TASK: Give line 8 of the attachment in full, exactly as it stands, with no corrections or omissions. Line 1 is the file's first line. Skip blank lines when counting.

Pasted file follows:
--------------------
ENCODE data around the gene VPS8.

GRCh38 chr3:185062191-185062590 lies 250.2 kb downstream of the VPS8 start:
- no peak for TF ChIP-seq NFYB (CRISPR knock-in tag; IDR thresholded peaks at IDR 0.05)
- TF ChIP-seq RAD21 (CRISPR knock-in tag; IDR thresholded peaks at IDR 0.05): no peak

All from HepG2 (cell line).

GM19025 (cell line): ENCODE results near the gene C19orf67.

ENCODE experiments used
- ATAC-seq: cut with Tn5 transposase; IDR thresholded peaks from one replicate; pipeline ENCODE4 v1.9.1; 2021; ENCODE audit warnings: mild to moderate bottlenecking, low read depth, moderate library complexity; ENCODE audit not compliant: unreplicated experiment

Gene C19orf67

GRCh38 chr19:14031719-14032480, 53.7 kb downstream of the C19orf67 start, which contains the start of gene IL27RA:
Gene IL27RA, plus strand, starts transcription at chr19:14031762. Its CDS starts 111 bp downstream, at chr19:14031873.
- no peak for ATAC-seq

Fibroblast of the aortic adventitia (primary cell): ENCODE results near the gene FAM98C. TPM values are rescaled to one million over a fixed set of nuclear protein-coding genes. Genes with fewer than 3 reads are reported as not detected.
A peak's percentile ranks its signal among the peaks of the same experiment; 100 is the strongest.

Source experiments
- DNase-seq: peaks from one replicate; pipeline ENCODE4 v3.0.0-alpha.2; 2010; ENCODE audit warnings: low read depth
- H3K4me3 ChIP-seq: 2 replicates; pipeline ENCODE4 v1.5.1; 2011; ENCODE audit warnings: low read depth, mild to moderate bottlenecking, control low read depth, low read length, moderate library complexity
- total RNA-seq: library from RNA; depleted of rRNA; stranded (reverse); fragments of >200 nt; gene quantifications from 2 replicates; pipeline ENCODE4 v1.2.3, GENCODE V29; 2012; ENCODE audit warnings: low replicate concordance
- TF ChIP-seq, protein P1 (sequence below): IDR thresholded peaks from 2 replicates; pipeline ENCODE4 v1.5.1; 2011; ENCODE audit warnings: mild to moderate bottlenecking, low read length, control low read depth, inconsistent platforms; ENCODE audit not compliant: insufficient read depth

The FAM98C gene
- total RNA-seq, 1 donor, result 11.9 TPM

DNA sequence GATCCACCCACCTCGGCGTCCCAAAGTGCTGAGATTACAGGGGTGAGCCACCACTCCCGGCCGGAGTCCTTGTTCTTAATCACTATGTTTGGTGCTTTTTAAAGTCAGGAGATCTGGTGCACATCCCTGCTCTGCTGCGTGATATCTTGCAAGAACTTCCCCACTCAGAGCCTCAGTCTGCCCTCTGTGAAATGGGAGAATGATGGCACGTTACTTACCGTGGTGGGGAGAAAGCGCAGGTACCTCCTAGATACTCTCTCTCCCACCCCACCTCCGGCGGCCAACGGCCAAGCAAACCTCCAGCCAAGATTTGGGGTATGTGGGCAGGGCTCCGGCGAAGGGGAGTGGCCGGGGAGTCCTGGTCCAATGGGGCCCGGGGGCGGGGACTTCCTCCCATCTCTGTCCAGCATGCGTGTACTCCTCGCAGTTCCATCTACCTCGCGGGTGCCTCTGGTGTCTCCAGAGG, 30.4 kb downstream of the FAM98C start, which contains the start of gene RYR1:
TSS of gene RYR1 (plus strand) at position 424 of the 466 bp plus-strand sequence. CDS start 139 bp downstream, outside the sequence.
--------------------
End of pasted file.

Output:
- ATAC-seq: cut with Tn5 transposase; IDR thresholded peaks from one replicate; pipeline ENCODE4 v1.9.1; 2021; ENCODE audit warnings: mild to moderate bottlenecking, low read depth, moderate library complexity; ENCODE audit not compliant: unreplicated experiment